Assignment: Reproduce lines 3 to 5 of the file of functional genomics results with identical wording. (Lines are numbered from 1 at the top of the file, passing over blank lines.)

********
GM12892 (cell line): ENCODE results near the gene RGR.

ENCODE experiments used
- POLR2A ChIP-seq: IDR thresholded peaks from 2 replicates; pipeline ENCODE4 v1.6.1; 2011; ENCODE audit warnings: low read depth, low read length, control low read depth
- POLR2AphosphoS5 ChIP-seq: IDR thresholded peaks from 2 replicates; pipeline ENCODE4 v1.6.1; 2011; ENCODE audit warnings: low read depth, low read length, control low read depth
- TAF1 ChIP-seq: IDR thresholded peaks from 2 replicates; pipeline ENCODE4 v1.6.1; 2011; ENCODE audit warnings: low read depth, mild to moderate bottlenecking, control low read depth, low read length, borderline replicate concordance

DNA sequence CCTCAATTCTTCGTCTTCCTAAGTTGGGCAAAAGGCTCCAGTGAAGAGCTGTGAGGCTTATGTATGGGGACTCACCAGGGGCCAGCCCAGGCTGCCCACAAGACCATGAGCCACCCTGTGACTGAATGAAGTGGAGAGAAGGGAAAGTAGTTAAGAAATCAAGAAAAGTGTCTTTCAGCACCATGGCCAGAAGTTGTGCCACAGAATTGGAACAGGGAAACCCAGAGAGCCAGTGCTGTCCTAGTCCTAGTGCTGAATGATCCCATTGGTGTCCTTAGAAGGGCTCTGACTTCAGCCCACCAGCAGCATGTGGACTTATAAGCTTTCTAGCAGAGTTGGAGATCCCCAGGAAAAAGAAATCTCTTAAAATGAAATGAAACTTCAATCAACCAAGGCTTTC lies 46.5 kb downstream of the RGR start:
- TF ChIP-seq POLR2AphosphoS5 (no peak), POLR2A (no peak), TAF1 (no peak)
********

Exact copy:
- POLR2A ChIP-seq: IDR thresholded peaks from 2 replicates; pipeline ENCODE4 v1.6.1; 2011; ENCODE audit warnings: low read depth, low read length, control low read depth
- POLR2AphosphoS5 ChIP-seq: IDR thresholded peaks from 2 replicates; pipeline ENCODE4 v1.6.1; 2011; ENCODE audit warnings: low read depth, low read length, control low read depth
- TAF1 ChIP-seq: IDR thresholded peaks from 2 replicates; pipeline ENCODE4 v1.6.1; 2011; ENCODE audit warnings: low read depth, mild to moderate bottlenecking, control low read depth, low read length, borderline replicate concordance